According to the diary of 1930’s coed, Ruth Finzel, recently donated to the University of Maryland Archives, the Aggies football team got a “dirty deal” in their loss to the Naval Academy Middies 86 years ago today at Washington’s Griffith Stadium.
The Crab Bowl, as it is presently known, was played on November 22, 1930. Notable attendees at the game included Charles F. Adams, Secretary of the Navy, Albert E. Ritchie, Maryland Governor, Sir Ronald Lindsay, British Ambassador, and Rear Adm. S.S. Robinson, Naval Academy Superintendent. By many accounts, the 1930 game proved to be the first competitive contest of the series, with Navy scoring the only points on the second play of the game. The remaining 58 minutes were a defensive struggle
Here’s Ruth’s account of that football showdown:
“Norma, Jake, Morselly, Jane Smith and I went with Ruth Gilbert to the Navy game. The girls wore chrysanthemums and ribbons to it [sic]. The traffic was terrible and Ruth was driving like wild. Smacked into someone and nearly upset [sic] another time. Parked way off. Lost 6-0 by a dirty deal. Kennedy came down with me for the last 10 minutes of the game and walked out with me. He’s so cute. I told him about my Iota Nu Delta date, so he told me about his. I’m glad he had a punk time. Went to bed early.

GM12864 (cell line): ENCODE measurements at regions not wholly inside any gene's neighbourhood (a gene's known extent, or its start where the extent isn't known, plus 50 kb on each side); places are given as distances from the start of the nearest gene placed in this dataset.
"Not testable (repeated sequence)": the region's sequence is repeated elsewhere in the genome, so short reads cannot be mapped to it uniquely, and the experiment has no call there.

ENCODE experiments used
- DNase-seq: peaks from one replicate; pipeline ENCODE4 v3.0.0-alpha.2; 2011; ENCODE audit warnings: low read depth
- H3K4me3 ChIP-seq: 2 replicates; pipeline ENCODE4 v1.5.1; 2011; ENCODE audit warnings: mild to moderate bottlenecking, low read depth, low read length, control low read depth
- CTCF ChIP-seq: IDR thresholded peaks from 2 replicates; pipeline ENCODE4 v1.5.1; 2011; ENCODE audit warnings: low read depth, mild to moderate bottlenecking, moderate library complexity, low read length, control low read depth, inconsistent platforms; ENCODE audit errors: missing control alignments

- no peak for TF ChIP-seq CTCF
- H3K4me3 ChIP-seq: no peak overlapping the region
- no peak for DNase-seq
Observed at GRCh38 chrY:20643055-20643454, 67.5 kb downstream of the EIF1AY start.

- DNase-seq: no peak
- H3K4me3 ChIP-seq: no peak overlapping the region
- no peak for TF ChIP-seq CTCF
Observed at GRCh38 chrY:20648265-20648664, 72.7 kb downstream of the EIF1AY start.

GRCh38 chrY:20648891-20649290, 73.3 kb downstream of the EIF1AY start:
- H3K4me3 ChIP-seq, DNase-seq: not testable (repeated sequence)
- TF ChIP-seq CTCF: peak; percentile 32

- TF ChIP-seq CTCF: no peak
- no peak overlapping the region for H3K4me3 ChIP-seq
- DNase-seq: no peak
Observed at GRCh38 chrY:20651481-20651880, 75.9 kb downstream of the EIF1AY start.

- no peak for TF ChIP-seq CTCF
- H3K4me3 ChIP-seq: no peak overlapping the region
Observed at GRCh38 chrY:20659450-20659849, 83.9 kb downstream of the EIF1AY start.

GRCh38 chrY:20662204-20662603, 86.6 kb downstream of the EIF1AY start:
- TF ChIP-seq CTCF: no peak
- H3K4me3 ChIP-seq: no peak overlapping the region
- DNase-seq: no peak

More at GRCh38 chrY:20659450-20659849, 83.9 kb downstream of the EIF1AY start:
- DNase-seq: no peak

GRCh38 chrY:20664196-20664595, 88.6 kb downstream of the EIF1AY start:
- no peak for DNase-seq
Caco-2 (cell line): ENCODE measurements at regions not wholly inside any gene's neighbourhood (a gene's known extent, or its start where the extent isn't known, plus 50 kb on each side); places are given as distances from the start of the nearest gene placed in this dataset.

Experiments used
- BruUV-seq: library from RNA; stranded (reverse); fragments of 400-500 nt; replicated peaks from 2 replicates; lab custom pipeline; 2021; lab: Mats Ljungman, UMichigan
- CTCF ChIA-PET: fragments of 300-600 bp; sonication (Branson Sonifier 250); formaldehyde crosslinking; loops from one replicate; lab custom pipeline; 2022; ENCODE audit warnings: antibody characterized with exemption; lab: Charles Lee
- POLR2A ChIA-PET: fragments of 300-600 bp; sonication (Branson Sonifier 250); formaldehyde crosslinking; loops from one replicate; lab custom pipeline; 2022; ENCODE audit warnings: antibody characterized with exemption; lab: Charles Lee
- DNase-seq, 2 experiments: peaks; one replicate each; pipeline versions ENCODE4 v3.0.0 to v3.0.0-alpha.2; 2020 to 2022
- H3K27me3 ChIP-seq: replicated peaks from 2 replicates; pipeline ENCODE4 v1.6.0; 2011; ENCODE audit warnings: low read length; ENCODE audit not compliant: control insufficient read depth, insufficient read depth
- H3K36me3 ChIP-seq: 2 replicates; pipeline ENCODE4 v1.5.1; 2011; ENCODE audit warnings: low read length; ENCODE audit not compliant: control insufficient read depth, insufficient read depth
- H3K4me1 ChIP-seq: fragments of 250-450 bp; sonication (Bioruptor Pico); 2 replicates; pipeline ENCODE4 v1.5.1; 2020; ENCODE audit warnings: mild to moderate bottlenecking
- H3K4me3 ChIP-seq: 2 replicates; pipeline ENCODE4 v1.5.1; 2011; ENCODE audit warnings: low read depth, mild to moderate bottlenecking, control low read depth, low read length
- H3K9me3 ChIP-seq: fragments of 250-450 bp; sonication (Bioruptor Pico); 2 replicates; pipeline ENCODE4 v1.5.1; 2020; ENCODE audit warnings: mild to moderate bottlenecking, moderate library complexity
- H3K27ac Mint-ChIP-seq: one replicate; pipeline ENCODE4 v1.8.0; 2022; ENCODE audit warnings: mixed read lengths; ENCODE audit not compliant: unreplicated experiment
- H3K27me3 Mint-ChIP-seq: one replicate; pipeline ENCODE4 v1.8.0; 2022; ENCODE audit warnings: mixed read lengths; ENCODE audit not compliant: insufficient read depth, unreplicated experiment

The dirty deal to which Ruth refers? Check out the account of the game in The Diamondback: “Byrdmen Beaten by Kirn Plus Ten Men in Annapolis Fracas. Adverse Decision Turns Possible Triumph into Defeat”
This was the latest installment of an intense football rivalry between two institutions close in proximity (30 miles) but many miles apart in cultural and institutional differences. Play began in 1905, ended abruptly 60 years later, but was renewed in 2005. Losing the first 8 games, Maryland finally won in 1931, the season after Ruth graduated. One of the highlights of this long series is the September 30, 1951, game at which Byrd Stadium, now known as Maryland Stadium, was dedicated. The Terps topped the Middies, 35-21, that day, and UMD Heisman Trophy runner-up Jack Scarbath scored the first touchdown in the new stadium. A total of 21 games have been played with an overall record of 14 Navy wins to Maryland’s 7.
Historically, the in-state rivalry was fueled by what some young men perceived as the coeds’ attraction to nattily-attired Midshipmen in their handsome uniforms over the more typical casual appearance and behavior of men on the Maryland campus. There was also an enduring grudge borne out of a single-finger gesture made by a Maryland linebacker after tackling Navy QB Roger Staubach, during a narrow Maryland victory, 27-22, in 1964. Consequently, the Maryland-Navy competition was suspended for 40 years by Navy.
Here’s a selection of program covers from some of our contests against the Middies:
We post this today, on the 86th anniversary of this special day in Ruth’s life, and encourage you to check back for future snapshots of this era in UMD history! You can find her account of the 1930 May Day fun with Zingaree and the Gypsies here.